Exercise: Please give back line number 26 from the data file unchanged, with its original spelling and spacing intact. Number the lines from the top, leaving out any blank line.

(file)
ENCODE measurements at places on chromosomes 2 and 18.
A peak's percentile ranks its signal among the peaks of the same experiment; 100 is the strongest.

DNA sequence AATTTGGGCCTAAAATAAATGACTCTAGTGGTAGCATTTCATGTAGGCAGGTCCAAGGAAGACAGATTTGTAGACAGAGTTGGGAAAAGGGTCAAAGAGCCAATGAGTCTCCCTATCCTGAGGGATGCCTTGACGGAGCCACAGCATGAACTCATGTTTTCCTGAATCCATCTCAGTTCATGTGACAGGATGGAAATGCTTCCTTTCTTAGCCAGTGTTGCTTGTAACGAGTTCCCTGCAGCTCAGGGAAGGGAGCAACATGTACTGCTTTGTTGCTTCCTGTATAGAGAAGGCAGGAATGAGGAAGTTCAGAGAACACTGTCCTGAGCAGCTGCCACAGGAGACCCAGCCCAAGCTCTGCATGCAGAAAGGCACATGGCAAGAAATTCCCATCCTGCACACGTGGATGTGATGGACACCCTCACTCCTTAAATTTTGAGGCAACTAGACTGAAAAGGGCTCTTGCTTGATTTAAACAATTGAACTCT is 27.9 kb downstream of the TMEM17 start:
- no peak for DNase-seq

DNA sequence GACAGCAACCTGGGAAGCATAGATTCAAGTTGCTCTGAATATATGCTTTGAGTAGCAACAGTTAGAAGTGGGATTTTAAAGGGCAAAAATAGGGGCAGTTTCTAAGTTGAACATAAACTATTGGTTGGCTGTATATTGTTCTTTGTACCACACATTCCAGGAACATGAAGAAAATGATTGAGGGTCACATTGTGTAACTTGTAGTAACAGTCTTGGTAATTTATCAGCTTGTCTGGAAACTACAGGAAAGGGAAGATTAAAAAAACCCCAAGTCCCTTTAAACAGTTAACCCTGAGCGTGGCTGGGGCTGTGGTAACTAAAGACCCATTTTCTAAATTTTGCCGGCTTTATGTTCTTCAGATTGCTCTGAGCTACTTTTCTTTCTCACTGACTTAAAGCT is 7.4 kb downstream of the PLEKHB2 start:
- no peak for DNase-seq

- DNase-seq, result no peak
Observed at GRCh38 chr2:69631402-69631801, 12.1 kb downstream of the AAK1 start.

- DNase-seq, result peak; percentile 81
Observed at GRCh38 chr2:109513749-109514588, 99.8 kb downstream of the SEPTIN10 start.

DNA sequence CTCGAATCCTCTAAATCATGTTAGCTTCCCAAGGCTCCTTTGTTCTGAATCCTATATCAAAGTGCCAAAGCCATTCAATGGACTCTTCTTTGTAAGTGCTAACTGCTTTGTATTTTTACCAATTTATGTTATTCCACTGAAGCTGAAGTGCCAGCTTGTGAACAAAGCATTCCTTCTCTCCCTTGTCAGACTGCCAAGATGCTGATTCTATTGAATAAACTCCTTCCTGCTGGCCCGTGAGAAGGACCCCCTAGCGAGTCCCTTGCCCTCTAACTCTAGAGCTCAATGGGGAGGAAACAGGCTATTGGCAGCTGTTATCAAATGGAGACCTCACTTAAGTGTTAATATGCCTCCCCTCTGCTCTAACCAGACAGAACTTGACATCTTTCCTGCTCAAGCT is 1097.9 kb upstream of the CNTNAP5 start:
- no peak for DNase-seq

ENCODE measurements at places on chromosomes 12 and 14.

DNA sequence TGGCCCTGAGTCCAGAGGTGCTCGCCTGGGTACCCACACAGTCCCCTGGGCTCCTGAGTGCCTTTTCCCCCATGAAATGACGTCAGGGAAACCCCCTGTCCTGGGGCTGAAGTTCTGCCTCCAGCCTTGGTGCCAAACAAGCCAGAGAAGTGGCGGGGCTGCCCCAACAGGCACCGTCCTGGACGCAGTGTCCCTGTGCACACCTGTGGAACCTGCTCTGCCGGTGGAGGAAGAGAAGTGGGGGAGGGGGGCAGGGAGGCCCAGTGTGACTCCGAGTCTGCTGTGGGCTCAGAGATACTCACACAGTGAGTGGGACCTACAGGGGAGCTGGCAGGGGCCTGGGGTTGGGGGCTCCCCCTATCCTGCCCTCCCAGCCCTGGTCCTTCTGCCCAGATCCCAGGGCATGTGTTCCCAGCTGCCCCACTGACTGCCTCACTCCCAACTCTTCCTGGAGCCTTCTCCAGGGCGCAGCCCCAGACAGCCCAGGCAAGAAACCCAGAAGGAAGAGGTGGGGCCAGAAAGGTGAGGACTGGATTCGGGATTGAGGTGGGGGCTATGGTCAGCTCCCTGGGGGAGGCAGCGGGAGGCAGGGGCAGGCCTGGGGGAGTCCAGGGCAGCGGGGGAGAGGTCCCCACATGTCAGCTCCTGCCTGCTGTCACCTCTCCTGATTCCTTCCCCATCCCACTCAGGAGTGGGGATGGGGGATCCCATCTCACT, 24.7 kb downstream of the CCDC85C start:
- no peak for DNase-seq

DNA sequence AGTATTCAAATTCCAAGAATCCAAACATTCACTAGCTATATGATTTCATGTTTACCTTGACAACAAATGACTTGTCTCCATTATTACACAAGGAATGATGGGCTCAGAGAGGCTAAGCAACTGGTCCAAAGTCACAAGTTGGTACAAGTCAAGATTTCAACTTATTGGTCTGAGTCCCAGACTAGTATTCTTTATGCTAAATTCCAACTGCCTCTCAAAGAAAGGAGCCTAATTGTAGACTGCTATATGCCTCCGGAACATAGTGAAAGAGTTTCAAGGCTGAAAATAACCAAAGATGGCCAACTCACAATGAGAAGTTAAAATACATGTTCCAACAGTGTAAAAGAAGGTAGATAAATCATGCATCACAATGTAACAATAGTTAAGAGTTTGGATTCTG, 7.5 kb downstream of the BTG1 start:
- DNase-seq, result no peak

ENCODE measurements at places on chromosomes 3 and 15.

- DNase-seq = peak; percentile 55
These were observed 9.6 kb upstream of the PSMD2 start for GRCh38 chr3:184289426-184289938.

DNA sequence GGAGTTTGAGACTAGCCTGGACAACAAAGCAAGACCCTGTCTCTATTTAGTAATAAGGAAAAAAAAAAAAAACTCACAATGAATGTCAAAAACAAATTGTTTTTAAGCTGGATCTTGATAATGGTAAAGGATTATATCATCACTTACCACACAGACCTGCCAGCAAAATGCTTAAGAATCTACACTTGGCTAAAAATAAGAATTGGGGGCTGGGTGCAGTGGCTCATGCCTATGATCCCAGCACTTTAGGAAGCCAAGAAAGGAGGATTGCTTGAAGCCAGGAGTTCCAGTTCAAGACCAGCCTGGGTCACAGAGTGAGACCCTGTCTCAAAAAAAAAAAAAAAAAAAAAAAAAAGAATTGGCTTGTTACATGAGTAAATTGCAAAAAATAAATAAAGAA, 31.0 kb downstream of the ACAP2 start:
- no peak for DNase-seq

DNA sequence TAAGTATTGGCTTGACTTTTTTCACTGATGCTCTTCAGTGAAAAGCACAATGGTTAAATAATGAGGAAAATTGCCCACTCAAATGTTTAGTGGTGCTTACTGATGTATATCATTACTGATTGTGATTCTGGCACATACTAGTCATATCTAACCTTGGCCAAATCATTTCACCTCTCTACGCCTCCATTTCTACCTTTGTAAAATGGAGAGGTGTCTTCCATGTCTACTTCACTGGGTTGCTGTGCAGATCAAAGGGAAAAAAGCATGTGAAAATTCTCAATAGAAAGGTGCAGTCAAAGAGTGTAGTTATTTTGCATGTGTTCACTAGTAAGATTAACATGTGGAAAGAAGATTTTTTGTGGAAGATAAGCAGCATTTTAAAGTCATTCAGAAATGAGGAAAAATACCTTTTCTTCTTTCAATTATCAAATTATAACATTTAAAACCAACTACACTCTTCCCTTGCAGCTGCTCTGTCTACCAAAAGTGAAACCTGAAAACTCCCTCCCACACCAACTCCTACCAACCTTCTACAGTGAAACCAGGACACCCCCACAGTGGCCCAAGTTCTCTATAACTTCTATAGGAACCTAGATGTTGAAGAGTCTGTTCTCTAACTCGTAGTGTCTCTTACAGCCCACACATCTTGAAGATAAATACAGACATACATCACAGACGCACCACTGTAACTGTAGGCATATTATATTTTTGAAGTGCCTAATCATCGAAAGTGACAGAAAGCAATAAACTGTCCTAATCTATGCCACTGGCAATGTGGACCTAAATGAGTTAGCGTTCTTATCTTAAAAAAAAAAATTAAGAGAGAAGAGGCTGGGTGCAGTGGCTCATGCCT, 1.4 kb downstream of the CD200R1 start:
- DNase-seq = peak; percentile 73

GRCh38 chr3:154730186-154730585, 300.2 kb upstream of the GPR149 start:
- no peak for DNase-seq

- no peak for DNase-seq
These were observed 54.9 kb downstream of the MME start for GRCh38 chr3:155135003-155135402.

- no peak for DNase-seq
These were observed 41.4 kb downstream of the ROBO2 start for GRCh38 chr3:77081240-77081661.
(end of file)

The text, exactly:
- no peak for DNase-seq